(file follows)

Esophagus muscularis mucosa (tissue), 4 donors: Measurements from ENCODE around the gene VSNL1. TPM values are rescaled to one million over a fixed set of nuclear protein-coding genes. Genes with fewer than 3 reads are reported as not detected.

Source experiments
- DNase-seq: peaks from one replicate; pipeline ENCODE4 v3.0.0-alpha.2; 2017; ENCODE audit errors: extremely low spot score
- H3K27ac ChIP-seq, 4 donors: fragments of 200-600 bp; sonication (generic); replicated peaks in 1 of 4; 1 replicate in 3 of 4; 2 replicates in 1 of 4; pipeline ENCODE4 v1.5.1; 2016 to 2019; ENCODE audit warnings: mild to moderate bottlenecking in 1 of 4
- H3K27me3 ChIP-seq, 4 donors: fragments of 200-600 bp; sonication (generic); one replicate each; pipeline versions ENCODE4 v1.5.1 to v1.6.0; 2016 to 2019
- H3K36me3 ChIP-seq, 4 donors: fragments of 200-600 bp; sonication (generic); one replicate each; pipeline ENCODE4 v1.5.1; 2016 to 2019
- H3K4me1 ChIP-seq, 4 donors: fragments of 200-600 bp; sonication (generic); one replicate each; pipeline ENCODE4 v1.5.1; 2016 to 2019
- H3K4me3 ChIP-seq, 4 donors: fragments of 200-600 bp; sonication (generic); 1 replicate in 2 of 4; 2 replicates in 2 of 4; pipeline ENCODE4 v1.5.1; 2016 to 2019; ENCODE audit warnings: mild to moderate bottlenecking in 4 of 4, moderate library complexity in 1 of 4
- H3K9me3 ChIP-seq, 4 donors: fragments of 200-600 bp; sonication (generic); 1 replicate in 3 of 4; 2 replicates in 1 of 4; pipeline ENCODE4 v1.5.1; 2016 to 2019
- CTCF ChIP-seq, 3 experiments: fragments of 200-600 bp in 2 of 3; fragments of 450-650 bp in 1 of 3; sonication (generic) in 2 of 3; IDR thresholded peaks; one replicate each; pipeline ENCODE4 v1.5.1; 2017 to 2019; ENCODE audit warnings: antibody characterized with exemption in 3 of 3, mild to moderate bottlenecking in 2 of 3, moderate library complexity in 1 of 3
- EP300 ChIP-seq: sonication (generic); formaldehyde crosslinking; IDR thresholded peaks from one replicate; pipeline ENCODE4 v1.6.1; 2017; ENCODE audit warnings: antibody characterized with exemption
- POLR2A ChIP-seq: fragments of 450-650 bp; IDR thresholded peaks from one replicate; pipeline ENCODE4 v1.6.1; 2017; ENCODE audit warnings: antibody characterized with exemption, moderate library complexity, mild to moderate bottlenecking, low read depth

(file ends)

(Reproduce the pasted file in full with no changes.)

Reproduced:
Esophagus muscularis mucosa (tissue), 4 donors: Measurements from ENCODE around the gene VSNL1. TPM values are rescaled to one million over a fixed set of nuclear protein-coding genes. Genes with fewer than 3 reads are reported as not detected.

Source experiments
- DNase-seq: peaks from one replicate; pipeline ENCODE4 v3.0.0-alpha.2; 2017; ENCODE audit errors: extremely low spot score
- H3K27ac ChIP-seq, 4 donors: fragments of 200-600 bp; sonication (generic); replicated peaks in 1 of 4; 1 replicate in 3 of 4; 2 replicates in 1 of 4; pipeline ENCODE4 v1.5.1; 2016 to 2019; ENCODE audit warnings: mild to moderate bottlenecking in 1 of 4
- H3K27me3 ChIP-seq, 4 donors: fragments of 200-600 bp; sonication (generic); one replicate each; pipeline versions ENCODE4 v1.5.1 to v1.6.0; 2016 to 2019
- H3K36me3 ChIP-seq, 4 donors: fragments of 200-600 bp; sonication (generic); one replicate each; pipeline ENCODE4 v1.5.1; 2016 to 2019
- H3K4me1 ChIP-seq, 4 donors: fragments of 200-600 bp; sonication (generic); one replicate each; pipeline ENCODE4 v1.5.1; 2016 to 2019
- H3K4me3 ChIP-seq, 4 donors: fragments of 200-600 bp; sonication (generic); 1 replicate in 2 of 4; 2 replicates in 2 of 4; pipeline ENCODE4 v1.5.1; 2016 to 2019; ENCODE audit warnings: mild to moderate bottlenecking in 4 of 4, moderate library complexity in 1 of 4
- H3K9me3 ChIP-seq, 4 donors: fragments of 200-600 bp; sonication (generic); 1 replicate in 3 of 4; 2 replicates in 1 of 4; pipeline ENCODE4 v1.5.1; 2016 to 2019
- CTCF ChIP-seq, 3 experiments: fragments of 200-600 bp in 2 of 3; fragments of 450-650 bp in 1 of 3; sonication (generic) in 2 of 3; IDR thresholded peaks; one replicate each; pipeline ENCODE4 v1.5.1; 2017 to 2019; ENCODE audit warnings: antibody characterized with exemption in 3 of 3, mild to moderate bottlenecking in 2 of 3, moderate library complexity in 1 of 3
- EP300 ChIP-seq: sonication (generic); formaldehyde crosslinking; IDR thresholded peaks from one replicate; pipeline ENCODE4 v1.6.1; 2017; ENCODE audit warnings: antibody characterized with exemption
- POLR2A ChIP-seq: fragments of 450-650 bp; IDR thresholded peaks from one replicate; pipeline ENCODE4 v1.6.1; 2017; ENCODE audit warnings: antibody characterized with exemption, moderate library complexity, mild to moderate bottlenecking, low read depth